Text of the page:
Join us for a roundtable discussion of Alice Kelly's new book, Commemorative Modernisms: Women Writers, Death and the First World War (2020).
One of the key questions of modern literature was the problem of what to do with the war dead. Through a series of case studies focusing on nurse narratives, Edith Wharton, Katherine Mansfield, H.D., and Virginia Woolf, as well as visual and material culture, Commemorative Modernisms: Women Writers, Death and the First World War provides the first sustained study of women’s literary representations of death and the culture of war commemoration that underlie British and American literary modernism. Considering previously neglected writing by women in the war zones and at home, as well as the marginalised writings of well-known modernist authors, and drawing on international archival research, this book demonstrates the intertwining of modernist, war, and memorial culture, and broadens the canon of war writing.
Elleke Boehmer is Professor of World Literature in English in the English Faculty, University of Oxford, and Director of the Oxford Centre for Life Writing, based at Wolfson College. She is a Fellow of the Royal Literary Society and Fellow of the Royal Historical Society. She is a founding figure in the field of colonial and postcolonial studies, and internationally known for her research in anglophone literatures of empire and anti-empire. Her most recent academic books are Indian Arrivals (2015), winner of the 2015-16 biennial ESSE Prize, and Postcolonial Poetics (2018), and in fiction, her most recent publications are The Shouting in the Dark (2015) and To the Volcano (2019). www.ellekeboehmer.com
Alice Kelly is a Lecturer in American Literature at the University of Sussex, and the Communications and Events Officer here at the Rothermere American Institute. After her PhD at Cambridge and a Fox Fellowship at Yale University, she returned to Oxford in 2015 as a Women in the Humanities Writing Fellow at TORCH, and the Harmsworth Junior Research Fellow at the Rothermere American Institute from 2016-19. Her research focuses on twentieth-century literary and cultural history in Britain and America. As well as Commemorative Modernisms, Alice has published a critical edition of Edith Wharton’s First World War reportage, Fighting France: From Dunkerque to Belfort (2015), and essays on modernist and First World War literature. She has held a Remarque Fellowship at New York University and a British Academy Rising Stars Award for her interdisciplinary seminar series Cultures and Commemorations of War. www.dralicekelly.com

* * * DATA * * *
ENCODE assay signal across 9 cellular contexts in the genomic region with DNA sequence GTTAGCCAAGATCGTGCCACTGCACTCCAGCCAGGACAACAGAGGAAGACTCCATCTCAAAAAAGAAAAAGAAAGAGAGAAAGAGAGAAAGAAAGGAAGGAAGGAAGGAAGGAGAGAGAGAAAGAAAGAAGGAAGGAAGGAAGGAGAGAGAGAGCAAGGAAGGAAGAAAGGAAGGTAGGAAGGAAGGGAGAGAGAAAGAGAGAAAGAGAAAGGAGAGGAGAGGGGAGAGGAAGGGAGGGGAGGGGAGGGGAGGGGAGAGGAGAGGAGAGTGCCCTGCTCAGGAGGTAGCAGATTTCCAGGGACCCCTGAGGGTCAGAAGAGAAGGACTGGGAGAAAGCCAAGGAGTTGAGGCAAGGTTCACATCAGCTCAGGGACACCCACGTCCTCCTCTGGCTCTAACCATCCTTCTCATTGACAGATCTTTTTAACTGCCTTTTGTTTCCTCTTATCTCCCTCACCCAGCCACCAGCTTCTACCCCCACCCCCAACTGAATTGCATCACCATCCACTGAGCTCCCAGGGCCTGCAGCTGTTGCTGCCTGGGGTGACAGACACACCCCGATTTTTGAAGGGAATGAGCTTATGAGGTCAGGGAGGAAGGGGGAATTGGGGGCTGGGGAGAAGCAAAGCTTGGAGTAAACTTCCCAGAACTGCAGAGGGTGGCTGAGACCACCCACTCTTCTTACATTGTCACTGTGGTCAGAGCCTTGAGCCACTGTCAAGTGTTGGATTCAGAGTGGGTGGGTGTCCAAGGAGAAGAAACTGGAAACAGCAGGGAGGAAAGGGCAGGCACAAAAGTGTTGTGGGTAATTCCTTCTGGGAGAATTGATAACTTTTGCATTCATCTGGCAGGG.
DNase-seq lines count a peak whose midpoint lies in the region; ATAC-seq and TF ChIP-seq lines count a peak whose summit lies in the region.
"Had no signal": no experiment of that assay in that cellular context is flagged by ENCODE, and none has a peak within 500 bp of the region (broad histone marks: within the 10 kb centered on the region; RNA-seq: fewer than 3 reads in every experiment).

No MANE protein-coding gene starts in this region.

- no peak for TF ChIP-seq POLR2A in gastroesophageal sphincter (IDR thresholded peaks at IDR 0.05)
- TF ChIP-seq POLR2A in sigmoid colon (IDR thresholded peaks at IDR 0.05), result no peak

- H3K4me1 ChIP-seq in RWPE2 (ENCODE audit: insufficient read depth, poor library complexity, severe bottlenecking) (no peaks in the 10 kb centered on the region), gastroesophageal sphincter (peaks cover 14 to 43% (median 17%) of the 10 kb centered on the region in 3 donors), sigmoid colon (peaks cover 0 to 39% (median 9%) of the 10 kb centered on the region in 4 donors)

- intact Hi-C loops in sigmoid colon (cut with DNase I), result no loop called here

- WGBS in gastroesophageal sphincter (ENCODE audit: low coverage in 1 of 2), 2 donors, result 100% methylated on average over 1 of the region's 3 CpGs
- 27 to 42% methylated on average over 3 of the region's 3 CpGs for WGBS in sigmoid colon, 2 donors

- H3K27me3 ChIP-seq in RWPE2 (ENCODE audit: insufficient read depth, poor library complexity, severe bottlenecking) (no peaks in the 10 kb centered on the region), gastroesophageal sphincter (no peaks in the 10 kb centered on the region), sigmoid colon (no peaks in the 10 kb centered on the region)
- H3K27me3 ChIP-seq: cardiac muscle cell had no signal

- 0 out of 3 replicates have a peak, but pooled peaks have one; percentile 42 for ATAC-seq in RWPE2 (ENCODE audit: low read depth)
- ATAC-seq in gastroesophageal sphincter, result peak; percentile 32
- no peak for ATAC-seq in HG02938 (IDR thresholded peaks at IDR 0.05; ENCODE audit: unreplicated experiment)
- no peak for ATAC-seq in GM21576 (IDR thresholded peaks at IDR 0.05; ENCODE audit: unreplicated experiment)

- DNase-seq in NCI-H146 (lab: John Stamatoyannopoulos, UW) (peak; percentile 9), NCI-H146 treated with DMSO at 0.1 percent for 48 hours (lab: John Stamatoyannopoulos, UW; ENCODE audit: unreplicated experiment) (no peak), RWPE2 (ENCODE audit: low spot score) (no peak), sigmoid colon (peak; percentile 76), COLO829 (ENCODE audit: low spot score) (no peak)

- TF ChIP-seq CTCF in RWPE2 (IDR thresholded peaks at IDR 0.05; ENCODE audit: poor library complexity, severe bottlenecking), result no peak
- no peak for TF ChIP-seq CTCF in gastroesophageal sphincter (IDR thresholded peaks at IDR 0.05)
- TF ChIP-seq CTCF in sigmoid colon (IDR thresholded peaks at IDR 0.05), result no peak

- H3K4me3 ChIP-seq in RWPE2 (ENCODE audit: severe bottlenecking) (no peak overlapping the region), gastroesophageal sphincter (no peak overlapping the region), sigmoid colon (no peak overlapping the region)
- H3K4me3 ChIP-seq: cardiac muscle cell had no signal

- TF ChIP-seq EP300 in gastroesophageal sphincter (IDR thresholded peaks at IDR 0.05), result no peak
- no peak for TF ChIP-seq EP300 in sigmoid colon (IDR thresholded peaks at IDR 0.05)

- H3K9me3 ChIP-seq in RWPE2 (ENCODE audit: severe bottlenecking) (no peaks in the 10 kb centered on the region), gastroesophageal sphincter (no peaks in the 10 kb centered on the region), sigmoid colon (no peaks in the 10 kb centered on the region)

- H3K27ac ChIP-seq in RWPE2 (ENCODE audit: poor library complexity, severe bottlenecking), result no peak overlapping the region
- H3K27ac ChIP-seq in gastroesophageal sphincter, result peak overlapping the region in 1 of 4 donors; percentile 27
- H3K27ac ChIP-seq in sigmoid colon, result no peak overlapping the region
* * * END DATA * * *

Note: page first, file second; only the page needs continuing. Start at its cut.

Jane Potter is Reader in Arts at the Oxford International Centre for Publishing, Oxford Brookes University. Her publications include Boys in Khaki, Girls in Print: Women’s Literary Responses to the Great War, 1914-1918 (Oxford University Press, 2005), Three Poets of the First World War: Ivor Gurney, Isaac Rosenberg and Wilfred Owen (Penguin Classics, 2011) edited with Jon Stallworthy, Wilfred Owen: An Illustrated Life (Bodleian Library Publishing, 2014), and, with Carol Acton, Working in a World of Hurt: Trauma and Resilience in the Narratives of Medical Personnel in War Zones (Manchester University Press, 2015). She is also the editor of The Selected Letters of Wilfred Owen: New Edition (Oxford University Press) and A Cambridge History of World War One Poetry (Cambridge University Press), both forthcoming. https://publishing.brookes.ac.uk/staff/details/potter/
John Horne is an historian. He is emeritus Fellow and former Professor of Modern European History at Trinity College Dublin. A Member of the Royal Irish Academy, he is also Vice-President of the Research Centre at the Historial de la Grande Guerre, Péronne (France). In 2016-17 he was Leverhulme Visiting Professor at Oxford University. He is the author and editor of a number of books and over a hundred chapters and articles, many relating to the Great War. Among his latest publications are (ed.) A Companion to World War One (Oxford, Blackwell-Wiley, 2010); (ed.) Vers la guerre totale: le tournant de 1914-1915 (Paris, Tallandier, 2010); with Robert Gerwarth, War in Peace: Paramilitary Violence in Europe after the Great War (Oxford University Press, 2012); and ‘End of a Paradigm? The Cultural History of the Great War,’ Past and Present, 242/1, 2019, pp. 155-92. http://johnhorne.ie